Brutalist architecture, is a style that emerged in the 1950s and grew out of the early-20th century modernist movement. Brutalist buildings are characterised by their massive, monolithic and ‘blocky’ appearance with a rigid geometric style and large-scale use of poured concrete

The raised walkways were part of what, at the time, was considered to be a way of city dwellers moving around the city without going down to street level. Most pedestrians however preferred to walk through the cafes and shops at ground level.

The Barbican scheme was designed by the practice of Chamnerlin, Powell & Bon, who are now considered one of the most important modernist architectural firms in post-war England.

The architects initially suggested a ‘small exhibition hall’ in their first proposal but by 1959 this had grown into a major arts centre including a theatre, a concert hall, an art gallery, a library and a restaurant.

The Barbican’s distinctive tooled-concrete finish is the result of an extremely labour-intensive technique. After the concrete had dried, workers used pick-hammers or wider bush-hammers to tool the surface and expose the coarse granite aggregate. Pick-hammering involved pitting the surface to an average depth of 1.25 cm and bush-hammering to no more than 0.6 cm deep.

At the time of their completion, the Barbican towers were the tallest residential towers in Europe.

London-The City-The Streets Part 2

Part 2 -The City of London.

The area known as The City of London is it’s historic financial district. Home of the Bank of England and the Stock exchange. It’s a great place to wander round during the week as it’s buzzing with all the people. At weekends it’s dead. I love walking round with my camera fitted with my 9.5mm fisheye lens which enables me to capture the vast array of building styles. There is a good mix of the old and the new in some places too.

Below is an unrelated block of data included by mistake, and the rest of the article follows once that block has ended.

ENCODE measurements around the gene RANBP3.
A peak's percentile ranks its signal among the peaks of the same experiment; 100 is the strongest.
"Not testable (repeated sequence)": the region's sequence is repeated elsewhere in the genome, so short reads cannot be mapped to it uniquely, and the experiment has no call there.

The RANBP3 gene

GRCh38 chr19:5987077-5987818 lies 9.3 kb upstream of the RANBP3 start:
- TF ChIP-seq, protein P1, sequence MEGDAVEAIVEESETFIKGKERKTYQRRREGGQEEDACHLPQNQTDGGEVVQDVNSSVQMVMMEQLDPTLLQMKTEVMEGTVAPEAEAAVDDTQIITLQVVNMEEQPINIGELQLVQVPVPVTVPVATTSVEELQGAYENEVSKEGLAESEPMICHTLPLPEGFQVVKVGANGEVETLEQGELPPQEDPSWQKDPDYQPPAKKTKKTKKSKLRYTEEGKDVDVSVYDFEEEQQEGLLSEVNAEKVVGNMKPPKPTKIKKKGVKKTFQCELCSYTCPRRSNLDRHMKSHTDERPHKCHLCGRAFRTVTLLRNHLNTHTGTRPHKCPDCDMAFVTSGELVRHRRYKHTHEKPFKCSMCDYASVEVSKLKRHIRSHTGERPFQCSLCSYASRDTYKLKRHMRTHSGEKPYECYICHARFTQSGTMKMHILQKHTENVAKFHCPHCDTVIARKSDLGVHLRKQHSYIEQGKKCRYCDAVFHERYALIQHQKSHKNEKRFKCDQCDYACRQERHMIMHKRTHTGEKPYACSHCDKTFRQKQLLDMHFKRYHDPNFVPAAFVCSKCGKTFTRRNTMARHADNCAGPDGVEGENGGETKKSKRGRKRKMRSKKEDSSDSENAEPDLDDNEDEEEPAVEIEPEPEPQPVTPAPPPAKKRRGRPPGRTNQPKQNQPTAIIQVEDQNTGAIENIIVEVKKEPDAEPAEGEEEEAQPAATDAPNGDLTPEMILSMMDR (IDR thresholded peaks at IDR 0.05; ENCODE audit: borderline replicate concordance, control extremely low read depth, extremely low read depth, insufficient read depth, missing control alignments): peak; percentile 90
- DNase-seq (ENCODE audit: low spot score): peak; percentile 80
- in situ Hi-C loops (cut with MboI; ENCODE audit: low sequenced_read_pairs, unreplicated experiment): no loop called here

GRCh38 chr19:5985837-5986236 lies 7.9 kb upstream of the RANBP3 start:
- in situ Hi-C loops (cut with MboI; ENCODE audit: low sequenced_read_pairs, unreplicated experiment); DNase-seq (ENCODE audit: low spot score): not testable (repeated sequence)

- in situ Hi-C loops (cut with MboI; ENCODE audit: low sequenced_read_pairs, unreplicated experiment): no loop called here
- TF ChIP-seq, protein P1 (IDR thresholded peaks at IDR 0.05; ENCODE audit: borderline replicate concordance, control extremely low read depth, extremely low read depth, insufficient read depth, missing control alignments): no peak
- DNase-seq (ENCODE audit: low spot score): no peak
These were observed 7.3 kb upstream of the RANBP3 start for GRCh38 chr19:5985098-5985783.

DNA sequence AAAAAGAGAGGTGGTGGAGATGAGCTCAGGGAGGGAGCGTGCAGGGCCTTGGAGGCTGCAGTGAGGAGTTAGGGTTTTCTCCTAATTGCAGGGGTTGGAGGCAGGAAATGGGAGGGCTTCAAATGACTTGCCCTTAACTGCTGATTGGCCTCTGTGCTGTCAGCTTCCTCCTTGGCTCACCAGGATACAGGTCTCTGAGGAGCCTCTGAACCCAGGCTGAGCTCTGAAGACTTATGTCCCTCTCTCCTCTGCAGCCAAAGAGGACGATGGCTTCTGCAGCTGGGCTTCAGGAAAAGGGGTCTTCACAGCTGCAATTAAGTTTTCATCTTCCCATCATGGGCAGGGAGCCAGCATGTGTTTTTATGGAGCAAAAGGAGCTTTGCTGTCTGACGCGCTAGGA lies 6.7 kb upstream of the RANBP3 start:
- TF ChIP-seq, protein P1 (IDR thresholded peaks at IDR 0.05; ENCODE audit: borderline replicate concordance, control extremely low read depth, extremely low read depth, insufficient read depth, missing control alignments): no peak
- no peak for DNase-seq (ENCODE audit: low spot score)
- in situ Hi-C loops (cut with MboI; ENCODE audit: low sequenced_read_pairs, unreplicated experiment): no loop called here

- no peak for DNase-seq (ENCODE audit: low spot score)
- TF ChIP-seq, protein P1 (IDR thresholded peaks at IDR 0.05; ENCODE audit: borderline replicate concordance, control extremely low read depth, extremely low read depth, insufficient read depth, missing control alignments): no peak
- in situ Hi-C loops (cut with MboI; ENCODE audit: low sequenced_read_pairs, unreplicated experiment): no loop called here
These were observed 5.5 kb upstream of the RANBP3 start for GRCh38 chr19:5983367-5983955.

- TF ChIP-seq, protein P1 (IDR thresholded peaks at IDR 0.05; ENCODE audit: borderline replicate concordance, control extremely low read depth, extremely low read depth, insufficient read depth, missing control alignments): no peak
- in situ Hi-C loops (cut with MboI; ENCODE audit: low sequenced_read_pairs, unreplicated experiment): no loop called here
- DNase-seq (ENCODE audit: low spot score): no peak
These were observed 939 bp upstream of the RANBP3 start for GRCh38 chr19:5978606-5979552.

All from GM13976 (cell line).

30 St Mary Axe, more commonly known as ‘The Gherkin’.
As a juxtaposition of architectural styles we have here Lloyd’s Building designed by Richard Rogers, The Willis Towers Watson Building and as a total contrast, St Andrew Undershaft Church which is a rare example of a church that survived both the Great Fire of London and The Blitz.
Lloyd’s and Willis Towers Watson.
You can have fun with tone mapping software to give your photos a more surrealistic appearance.

On a recent trip with members of the local camera club we visited a newly opened rooftop garden at No 120 Fenchurch Street in the financial district.

Typically it rained quite hard but it did prove a good opportunity to get some good rainy day photographs.

The Graden at No 120 Fenchurch Street at Street level
Blue cranes of London.
20 Fenchurch Street, commonly known as ‘The Walkie-Talkie’ due to it’s shape. taken through the rain soaked glass perimeter at The Garden at 120 Fenchurch Street.
A view of The City of London taken from the Boiler House viewing platform of Tate Modern.

Street Photography in Stone Town.

7th to 9th November saw us fly into Stone Town on Zanzibar. The weather proved to be very changeable and when it rains there it’s worth finding some shelter.

Sheltering from the rain in Stone Town

It was a good opportunity though to stand in one spot and work the photographic opportunities.

And the lady continued making her pancakes.
The kids found it exciting though!

The rain finally ceased and we moved on.